Saying Goodbye to Jacques Chirac

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Christopher Ena / AP

Outgoing French President Jacques Chirac, right, leaves the Elysee Palace in Paris, France, with successor Nicolas Sarkozy, Wednesday May 16, 2007.

A firm handshake and an unexpected round of applause saw incoming French President Nicolas Sarkozy on Wednesday usher his predecessor from the Elysee Palace — and out of a political career that spanned nearly four decades. It also officially ushered Jacques Chirac's 12-year presidential record into history, where his domestic and international legacies will be a matter of ongoing debate.

Currently, conventional wisdom in France on the Chirac presidency is not exactly flattering. His hesitancy to press domestic reforms and willingness to alllow his policy decisions to be reversed by street protests has long caused fellow conservatives to grouse about national immobilisme.

And if France's economic stagnation were not taint enough on his presidential record, when his presidential immunity expires in June, Citizen Chirac may well face trial on corruption charges dating from his tenure as mayor of Paris in the 1980s and early 1990s.

Chirac's domestic legacy is unlikely to take on new shine with hindsight (especially if Sarkozy fulfills his own promises to take brisk and energetic action on reform), but it may be ameliorated by his foreign policy achievements. Many observers in France predict Chirac's presidency will over time enjoy the kind of foreign-policy-inspired revision that partially rehabilitated Richard Nixon's place in history.

"There's a tendency today to overlook or discount Chirac's considerable successes on the diplomatic stage — both for France, but also for the international community," says Dominique Reynie, a political commentator and professor at Paris' Fondation Nationale des Science Politiques. "Part of that is due to the lasting effects of the Bush Administration demonizing his stand on Iraq — ironic, since even most of the U.S. and British populations have come to agree with the rest of the world that Chirac's opposition was right all along. But another part is perspective: we often don't recognize the importance of certain actions until sufficient time has passed."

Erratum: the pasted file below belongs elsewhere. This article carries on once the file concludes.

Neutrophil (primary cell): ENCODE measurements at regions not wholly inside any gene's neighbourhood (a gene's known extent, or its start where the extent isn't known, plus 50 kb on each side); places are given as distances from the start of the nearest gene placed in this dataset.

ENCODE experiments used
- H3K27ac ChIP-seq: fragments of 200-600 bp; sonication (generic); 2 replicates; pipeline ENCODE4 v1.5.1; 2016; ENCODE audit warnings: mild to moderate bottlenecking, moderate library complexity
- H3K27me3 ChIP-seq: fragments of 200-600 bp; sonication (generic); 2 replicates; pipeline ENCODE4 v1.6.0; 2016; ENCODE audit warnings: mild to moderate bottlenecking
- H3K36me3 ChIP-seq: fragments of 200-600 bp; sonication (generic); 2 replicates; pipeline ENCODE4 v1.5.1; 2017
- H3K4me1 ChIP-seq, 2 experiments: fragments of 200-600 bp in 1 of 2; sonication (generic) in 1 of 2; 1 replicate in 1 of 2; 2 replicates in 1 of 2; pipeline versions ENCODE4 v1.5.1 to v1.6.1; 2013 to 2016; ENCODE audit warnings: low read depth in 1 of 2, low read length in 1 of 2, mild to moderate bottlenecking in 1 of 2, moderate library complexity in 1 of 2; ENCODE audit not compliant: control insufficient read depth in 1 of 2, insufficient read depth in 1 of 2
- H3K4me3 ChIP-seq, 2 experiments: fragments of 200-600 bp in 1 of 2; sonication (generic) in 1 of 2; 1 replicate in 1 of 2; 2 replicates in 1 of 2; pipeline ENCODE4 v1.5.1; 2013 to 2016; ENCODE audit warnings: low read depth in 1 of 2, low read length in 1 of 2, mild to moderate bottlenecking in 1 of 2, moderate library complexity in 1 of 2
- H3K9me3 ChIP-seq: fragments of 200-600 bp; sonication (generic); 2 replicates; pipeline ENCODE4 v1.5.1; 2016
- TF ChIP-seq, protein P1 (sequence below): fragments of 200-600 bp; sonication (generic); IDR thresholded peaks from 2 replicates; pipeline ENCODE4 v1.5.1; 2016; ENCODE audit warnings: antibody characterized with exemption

Chirac's impact on the world stage was immediate: his election in 1995 coincided with considerable stiffening of both French and European resolve to end fighting in ex-Yugoslavia, which saw them join with U.S.-led military actions that quickly ended the fighting. Chirac later paired with British Prime Minister Tony Blair to found Europe's Rapid Reaction Force as an alternative to overtaxed U.S. troops in responding to security crises. More recently, after the assassination of Lebanese Prime Minister and personal friend Rafik Hariri in 2005, Chirac teamed up with Washington to co-author a U.N. push to break Syria's hold on Lebanon, and to seek justice for those behind Hariri's murder. And despite the major setback he suffered in 2004 when French voters rejected the European Union constitution he supported, Chirac's strong pro-European positions made him a vital partner for German leaders seeking to push ahead wit h EU expansion and consolidation. In stark contrast to Sarkozy and many other conservative European leaders, meanwhile, Chirac has continued to back Turkey's eventual entry to the EU as reward for its dedication to secularism and democracy — and to prevent it from recoiling into fundamentalism should it be rejected as "too Muslim" for Europe.

The Chirac presidency will also be recalled as attentive to less powerful nations, embracing France's traditional pro-Arab policies in order to offset what many in the Middle East see as the carte blanche given Israel by Washington, and also promoting debt forgiveness in order to spur development. He has also emphasized the responsibility of the industrialized world to take the lead in combating the environmental crises whose greatest impact is on the poorest nations. Says Reynié, the sum of Chirac's foreign policy reflected a world-view "that stresses multilateralism, and supports cultural diversity as a manner of both enhancing peace and resolving conflict." And it is this combination of advancing French national interests while going to bat for smaller allies that often allowed France to punch beyond its diplomatic weight category. "In hindsight, I think we'll see Chirac viewed as the statesman who neglected the hard decisions at home in favor of projecting France and its interests around the world," Reynié concludes.

Which side of that equation will count more over time? "Foreign affairs," Reynie states with a laugh. "The economy may be what the average French person will complain about on any given day, but defending the grandeur of France is always what he will base a President's record on in the long run."